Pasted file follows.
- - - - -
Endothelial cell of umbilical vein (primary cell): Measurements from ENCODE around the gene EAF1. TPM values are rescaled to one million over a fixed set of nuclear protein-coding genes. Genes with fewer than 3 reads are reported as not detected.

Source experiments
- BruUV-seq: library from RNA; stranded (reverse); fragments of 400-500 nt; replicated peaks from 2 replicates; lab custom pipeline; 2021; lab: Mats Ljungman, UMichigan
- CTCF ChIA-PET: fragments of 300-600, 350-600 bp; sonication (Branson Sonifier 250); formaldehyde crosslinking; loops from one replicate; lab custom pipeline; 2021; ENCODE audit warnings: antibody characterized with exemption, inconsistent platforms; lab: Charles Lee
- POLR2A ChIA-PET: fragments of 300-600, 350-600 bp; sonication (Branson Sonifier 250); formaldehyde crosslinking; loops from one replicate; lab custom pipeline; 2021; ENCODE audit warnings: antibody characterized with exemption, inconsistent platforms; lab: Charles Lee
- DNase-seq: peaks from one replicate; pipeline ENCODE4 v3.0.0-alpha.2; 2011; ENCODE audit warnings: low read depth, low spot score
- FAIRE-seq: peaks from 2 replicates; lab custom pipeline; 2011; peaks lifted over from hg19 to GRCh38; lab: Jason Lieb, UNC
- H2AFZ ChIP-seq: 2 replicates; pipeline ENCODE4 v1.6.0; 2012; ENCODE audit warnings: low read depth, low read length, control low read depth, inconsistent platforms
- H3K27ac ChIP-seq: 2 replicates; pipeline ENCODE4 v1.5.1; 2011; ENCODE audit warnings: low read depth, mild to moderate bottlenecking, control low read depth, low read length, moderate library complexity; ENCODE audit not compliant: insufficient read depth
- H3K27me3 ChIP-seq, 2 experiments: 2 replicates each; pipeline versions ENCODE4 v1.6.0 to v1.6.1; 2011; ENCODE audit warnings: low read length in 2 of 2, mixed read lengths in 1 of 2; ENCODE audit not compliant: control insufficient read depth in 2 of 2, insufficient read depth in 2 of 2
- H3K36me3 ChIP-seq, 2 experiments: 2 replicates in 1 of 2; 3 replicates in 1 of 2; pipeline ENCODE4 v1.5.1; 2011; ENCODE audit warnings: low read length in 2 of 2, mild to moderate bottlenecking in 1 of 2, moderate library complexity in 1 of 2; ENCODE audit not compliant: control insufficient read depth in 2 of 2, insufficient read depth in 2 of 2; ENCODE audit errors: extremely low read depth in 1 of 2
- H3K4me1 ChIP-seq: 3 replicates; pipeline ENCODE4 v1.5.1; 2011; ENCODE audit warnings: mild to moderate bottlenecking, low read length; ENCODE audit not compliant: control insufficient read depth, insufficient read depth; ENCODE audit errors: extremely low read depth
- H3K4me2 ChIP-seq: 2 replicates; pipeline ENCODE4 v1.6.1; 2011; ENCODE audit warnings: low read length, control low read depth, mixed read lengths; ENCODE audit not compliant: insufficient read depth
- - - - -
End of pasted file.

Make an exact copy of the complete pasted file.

Endothelial cell of umbilical vein (primary cell): Measurements from ENCODE around the gene EAF1. TPM values are rescaled to one million over a fixed set of nuclear protein-coding genes. Genes with fewer than 3 reads are reported as not detected.

Source experiments
- BruUV-seq: library from RNA; stranded (reverse); fragments of 400-500 nt; replicated peaks from 2 replicates; lab custom pipeline; 2021; lab: Mats Ljungman, UMichigan
- CTCF ChIA-PET: fragments of 300-600, 350-600 bp; sonication (Branson Sonifier 250); formaldehyde crosslinking; loops from one replicate; lab custom pipeline; 2021; ENCODE audit warnings: antibody characterized with exemption, inconsistent platforms; lab: Charles Lee
- POLR2A ChIA-PET: fragments of 300-600, 350-600 bp; sonication (Branson Sonifier 250); formaldehyde crosslinking; loops from one replicate; lab custom pipeline; 2021; ENCODE audit warnings: antibody characterized with exemption, inconsistent platforms; lab: Charles Lee
- DNase-seq: peaks from one replicate; pipeline ENCODE4 v3.0.0-alpha.2; 2011; ENCODE audit warnings: low read depth, low spot score
- FAIRE-seq: peaks from 2 replicates; lab custom pipeline; 2011; peaks lifted over from hg19 to GRCh38; lab: Jason Lieb, UNC
- H2AFZ ChIP-seq: 2 replicates; pipeline ENCODE4 v1.6.0; 2012; ENCODE audit warnings: low read depth, low read length, control low read depth, inconsistent platforms
- H3K27ac ChIP-seq: 2 replicates; pipeline ENCODE4 v1.5.1; 2011; ENCODE audit warnings: low read depth, mild to moderate bottlenecking, control low read depth, low read length, moderate library complexity; ENCODE audit not compliant: insufficient read depth
- H3K27me3 ChIP-seq, 2 experiments: 2 replicates each; pipeline versions ENCODE4 v1.6.0 to v1.6.1; 2011; ENCODE audit warnings: low read length in 2 of 2, mixed read lengths in 1 of 2; ENCODE audit not compliant: control insufficient read depth in 2 of 2, insufficient read depth in 2 of 2
- H3K36me3 ChIP-seq, 2 experiments: 2 replicates in 1 of 2; 3 replicates in 1 of 2; pipeline ENCODE4 v1.5.1; 2011; ENCODE audit warnings: low read length in 2 of 2, mild to moderate bottlenecking in 1 of 2, moderate library complexity in 1 of 2; ENCODE audit not compliant: control insufficient read depth in 2 of 2, insufficient read depth in 2 of 2; ENCODE audit errors: extremely low read depth in 1 of 2
- H3K4me1 ChIP-seq: 3 replicates; pipeline ENCODE4 v1.5.1; 2011; ENCODE audit warnings: mild to moderate bottlenecking, low read length; ENCODE audit not compliant: control insufficient read depth, insufficient read depth; ENCODE audit errors: extremely low read depth
- H3K4me2 ChIP-seq: 2 replicates; pipeline ENCODE4 v1.6.1; 2011; ENCODE audit warnings: low read length, control low read depth, mixed read lengths; ENCODE audit not compliant: insufficient read depth